Adam Helms: Hauntology (not really now not any more)
GRIMM is pleased to present Hauntology (not really now not any more), Adam Helms’ second solo exhibition at the gallery that will be on view at GRIMM Keizersgracht.
Helms is primarily known for exploring the visual motifs underlying images of subcultures, symbols of violence and historical archetypes. Through the assembling, archiving and appropriating of mass-mediated and internet-sourced photographic material, Helms has investigated notions of the performed identities of opposition groups, notions of the heroic versus the anti-heroic and aspects of tropes surrounding masculine identity.
In Hauntology: Swamp Thing (Dante and Beatrice) (2014) and Hauntology: Silver Surfer (Dante and Beatrice) (2014), Helms has adopted a Pop Art vocabulary, examining an intimation of heroism as it relates to desire and the concept of the muse. Two lasercut panels feature comic covers from the the artist’s personal collection, showing two All American super-heroic archetypical figures carry- ing the vulnerable female muse out of harm’s way. From the titles, these two male protagonists are juxtaposed by two classical predecessors: Dante and Beatrice. Here
the roles are reversed, for it is Beatrice —the lifelong but secret object of Dante’s love, appearing in the Devine Comedy as one of his guides— being the one saved and led from danger.
Three large-scale works on paper, Repression (The Thing) #1, #2 and #3 (2016), demonstrate the artist’s extraordi- nary drawing skills. Helms has positioned the classical Vanitas symbol of the skull against a dark vacuum. In a Rothko-esque manner, Helms has repressed the colors by applying multiple layers of graphite, and through this process, tearing the paper surface, allowing the bright aniline to shine through. These drawings are metaphori- cal ‘landscape’ images as much as they are representa- tions of the individual and the unknown. Four smaller pieces were executed in a similar way, with the dye being applied in a triangular pattern, representing a notion of the infinite within the picture plane. The images at their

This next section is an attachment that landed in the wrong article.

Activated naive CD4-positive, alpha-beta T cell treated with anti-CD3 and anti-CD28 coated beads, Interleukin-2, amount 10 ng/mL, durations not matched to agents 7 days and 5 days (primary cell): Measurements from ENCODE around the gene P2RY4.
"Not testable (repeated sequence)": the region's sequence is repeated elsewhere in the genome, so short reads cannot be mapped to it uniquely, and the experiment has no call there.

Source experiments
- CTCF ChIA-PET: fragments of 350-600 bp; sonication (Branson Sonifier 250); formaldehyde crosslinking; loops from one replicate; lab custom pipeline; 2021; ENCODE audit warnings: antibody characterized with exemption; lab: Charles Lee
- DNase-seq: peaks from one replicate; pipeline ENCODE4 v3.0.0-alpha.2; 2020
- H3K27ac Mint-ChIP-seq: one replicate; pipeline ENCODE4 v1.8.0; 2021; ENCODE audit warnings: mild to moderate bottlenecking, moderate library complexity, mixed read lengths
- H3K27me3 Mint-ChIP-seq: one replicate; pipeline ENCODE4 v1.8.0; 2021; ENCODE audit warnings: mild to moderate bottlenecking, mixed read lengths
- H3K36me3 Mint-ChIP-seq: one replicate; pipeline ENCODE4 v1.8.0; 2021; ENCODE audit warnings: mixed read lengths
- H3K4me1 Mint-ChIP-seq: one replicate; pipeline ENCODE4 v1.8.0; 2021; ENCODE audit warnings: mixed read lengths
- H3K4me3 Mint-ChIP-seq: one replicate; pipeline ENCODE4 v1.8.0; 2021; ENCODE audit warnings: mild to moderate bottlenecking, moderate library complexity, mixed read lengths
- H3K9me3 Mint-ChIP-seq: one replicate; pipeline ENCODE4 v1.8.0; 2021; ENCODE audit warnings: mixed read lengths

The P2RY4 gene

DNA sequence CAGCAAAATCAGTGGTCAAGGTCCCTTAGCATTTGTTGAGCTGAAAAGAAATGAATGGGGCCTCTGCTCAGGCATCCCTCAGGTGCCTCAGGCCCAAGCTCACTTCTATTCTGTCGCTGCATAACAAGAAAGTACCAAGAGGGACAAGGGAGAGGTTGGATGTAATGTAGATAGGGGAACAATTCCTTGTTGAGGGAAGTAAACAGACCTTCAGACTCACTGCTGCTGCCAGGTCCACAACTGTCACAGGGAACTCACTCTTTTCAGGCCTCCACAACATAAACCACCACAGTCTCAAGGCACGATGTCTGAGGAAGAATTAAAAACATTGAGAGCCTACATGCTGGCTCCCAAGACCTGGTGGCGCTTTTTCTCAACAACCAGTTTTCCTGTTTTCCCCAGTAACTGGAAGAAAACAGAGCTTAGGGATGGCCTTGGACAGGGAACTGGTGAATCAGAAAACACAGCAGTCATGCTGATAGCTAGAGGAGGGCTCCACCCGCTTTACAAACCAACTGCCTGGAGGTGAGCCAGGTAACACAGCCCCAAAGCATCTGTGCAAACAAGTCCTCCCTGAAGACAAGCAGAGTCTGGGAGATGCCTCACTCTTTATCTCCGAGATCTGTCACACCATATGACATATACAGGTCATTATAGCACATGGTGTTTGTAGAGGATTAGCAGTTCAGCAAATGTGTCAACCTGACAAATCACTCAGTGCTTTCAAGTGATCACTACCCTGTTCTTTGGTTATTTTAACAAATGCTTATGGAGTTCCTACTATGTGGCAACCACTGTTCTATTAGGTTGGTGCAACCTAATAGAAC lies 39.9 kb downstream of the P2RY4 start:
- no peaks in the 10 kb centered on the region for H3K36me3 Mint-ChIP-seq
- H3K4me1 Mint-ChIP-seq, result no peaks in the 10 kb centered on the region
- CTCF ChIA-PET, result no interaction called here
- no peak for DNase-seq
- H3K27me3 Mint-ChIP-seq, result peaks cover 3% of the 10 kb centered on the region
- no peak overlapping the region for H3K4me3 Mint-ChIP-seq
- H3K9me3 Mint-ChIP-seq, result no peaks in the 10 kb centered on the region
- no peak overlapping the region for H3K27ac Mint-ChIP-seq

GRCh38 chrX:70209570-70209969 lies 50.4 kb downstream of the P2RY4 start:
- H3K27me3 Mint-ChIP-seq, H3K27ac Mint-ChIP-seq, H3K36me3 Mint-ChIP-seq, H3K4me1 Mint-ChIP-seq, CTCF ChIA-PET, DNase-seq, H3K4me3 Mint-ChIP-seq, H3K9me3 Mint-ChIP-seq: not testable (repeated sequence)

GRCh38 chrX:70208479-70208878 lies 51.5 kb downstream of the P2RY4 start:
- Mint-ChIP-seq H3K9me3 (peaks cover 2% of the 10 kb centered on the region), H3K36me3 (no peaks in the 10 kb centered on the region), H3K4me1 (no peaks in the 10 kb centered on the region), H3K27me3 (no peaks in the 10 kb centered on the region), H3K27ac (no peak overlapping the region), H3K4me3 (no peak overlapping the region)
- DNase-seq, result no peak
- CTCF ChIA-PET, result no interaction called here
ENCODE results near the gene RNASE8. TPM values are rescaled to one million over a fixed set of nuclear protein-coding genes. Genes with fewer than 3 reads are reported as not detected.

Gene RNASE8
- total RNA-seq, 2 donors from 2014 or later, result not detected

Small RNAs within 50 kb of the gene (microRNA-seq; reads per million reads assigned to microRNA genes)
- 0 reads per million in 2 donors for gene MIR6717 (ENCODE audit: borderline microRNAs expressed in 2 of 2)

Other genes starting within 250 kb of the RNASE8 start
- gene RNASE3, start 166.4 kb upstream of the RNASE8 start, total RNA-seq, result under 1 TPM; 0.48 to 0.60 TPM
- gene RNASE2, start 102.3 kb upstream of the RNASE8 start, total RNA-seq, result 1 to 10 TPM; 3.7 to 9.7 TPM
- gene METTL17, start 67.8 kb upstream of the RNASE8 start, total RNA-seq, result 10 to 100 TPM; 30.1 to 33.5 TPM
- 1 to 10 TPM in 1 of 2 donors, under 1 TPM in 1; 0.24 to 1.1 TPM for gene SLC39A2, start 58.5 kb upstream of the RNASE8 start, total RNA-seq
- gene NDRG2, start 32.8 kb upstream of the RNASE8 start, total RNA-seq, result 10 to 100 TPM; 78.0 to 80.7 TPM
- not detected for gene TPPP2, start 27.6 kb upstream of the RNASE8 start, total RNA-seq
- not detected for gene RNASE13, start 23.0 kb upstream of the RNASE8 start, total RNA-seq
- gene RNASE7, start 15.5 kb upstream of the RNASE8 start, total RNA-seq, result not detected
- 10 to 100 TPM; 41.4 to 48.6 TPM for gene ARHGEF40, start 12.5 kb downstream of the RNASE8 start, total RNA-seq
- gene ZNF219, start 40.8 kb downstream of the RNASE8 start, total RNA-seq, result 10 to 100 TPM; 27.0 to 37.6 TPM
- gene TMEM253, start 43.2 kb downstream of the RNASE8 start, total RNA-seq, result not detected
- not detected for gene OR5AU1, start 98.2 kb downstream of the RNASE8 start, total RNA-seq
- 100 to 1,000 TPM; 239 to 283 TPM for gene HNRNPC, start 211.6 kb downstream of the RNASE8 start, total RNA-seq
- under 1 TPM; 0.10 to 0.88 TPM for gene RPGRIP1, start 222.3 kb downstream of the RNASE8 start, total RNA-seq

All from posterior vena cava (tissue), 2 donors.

centre feature The Dodge Ram logo, The Chrysler Imperial emblem from the 1950’s, the Death’s Head Moth and finally the Nazi Totenkopf, suggesting alliances between commerce, power and the occult and signaling fascist tendencies within the contemporary political landscape of the United States.
Both the impulses behind Helms’ artistic practice and the sensations his work evokes, can be related to the ‘Un- canny’ and the ‘Sublime’, two concepts linking psychology to art. The Freudian notion of the Uncanny describes the discomforting feeling when something is simultane- ously familiar and foreign. The Sublime here points to the conflicting emotions of fascination and fear, feeling both attracted and appalled, while the viewer is at a safe distance from the depicted subject. The exhibition’s title: Hauntology (not really now not any more)–both a refer- ence to a series of essays by Mark Fisher called, Ghosts Of My Life (2014) and to Alan Garner’s novel Red Shift (1973)–and points to the eerie quality of the works and above all to a nostalgia for the future, a future that feels unattainable and lost.